Making a GET Request for Selected Entities

Apart from the ability to retrieve the entire record set from the underlying data source (as in the previous example), Oracle REST Data Services lets you make GET requests for selected entities. For example, you can retrieve a certain entity by appending its identifying key to the request URL, as illustrated in the following example:

>>> resp10 = requests.get('http://yourdbhost:9090/ords/hr/departments/10')
>>> type(resp10.json())
<class 'dict'>
>>> 

>>> resp10.json().keys()
dict_keys(['department_id', 'department_name', 'manager_id', 'location_id', 'links'])
>>>

So, you can access a particular field:

>>> print(resp10.json()["department_name"])
Administration
>>>

And the entire object should look as follows:

>>> print(resp10.json())
{'department_id': 10, 'department_name': 'Administration', 
'manager_id': 200, 'location_id': 1700, 'links': [{'rel': 'self', 
'href': 'http://yourdbhost:9090/ords/hr/departments/10'}, {'rel': 
'edit', 'href': 'http://yourdbhost:9090/ords/hr/departments/10'}, 
{'rel': 'describedby', 'href': 
'http://yourdbhost:9090/ords/hr/metadata-catalog/departments/item'}, 
{'rel': 'collection', 'href': 'http://yourdbhost:9090/ords/hr/departments/'}]}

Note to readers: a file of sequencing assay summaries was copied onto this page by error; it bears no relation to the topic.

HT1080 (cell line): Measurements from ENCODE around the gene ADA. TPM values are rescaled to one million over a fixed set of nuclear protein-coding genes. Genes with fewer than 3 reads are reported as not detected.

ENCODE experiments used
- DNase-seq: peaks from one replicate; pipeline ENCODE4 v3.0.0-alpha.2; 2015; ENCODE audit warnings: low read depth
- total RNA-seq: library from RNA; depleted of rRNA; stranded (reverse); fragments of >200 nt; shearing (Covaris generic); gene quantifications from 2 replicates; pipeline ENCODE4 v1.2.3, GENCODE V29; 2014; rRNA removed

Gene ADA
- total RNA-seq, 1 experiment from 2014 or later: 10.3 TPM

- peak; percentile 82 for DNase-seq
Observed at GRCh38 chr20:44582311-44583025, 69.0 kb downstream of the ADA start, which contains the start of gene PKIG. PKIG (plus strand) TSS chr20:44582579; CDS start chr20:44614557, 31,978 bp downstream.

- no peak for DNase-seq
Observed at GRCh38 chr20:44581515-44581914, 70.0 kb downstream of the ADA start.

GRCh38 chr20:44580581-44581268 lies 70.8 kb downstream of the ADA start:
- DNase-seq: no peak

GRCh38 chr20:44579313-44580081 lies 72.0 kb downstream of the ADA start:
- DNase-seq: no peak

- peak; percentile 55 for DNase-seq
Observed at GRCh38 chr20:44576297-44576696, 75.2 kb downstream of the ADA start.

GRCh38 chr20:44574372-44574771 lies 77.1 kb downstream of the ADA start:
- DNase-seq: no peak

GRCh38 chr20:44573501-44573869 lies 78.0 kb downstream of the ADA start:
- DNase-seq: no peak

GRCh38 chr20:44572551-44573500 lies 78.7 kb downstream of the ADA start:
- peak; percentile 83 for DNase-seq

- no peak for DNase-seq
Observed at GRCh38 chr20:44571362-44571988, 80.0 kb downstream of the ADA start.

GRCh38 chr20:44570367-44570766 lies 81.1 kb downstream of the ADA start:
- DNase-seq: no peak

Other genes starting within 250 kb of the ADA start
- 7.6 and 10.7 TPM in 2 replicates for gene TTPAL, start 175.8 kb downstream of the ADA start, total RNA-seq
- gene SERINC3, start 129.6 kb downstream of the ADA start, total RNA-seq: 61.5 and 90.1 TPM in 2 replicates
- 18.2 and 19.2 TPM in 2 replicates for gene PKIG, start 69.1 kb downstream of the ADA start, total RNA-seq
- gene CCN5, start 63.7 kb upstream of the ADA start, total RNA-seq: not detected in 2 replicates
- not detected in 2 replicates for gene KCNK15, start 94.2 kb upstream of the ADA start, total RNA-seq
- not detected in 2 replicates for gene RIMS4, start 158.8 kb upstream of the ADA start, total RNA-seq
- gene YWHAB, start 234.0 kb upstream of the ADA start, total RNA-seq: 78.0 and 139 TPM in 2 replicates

In the above example, you made a GET request, which Oracle REST Data Services translated into the following SQL query behind the scenes:

SELECT * FROM hr.departments WHERE department_id = 10;

So, the GET request returned an object that represents a single row of the underlying database table.

However, you can specify other ways of making Oracle REST Data Services issue underlying SQL queries with the WHERE clause. The following example illustrates how you can use the filtering in queries feature of Oracle REST Data Services, which enables a per-request dynamic filter definition included in the query URL to retrieve only those rows from the underlying table that satisfy the filter condition.

In this particular example, the query URL includes a filter that restricts the department_id column of the departments underlying table to the values less than or equal ($lte) to 30:

>>> resp10_30 = requests.get('http://yourdbhost:9090/ords/hr/departments/?q={"department_id":{"$lte":30}}') 


>>> for item in resp10_30.json()["items"]:
...    print(item["department_id"],item["department_name"])
... 
10 Administration
20 Marketing
30 Purchasing
>>>

As you can see, the URL in the above GET request includes the parameter q, which is set to a JSON object (FilterObject) that specifies the filtering criteria and (optionally) sorting to be applied to the underlying data source. In this particular example, the specified filtering condition is translated into the following WHERE clause (highlighted in bold) in the underlying SQL query:

SELECT * FROM hr.departments WHERE department_id =< 30;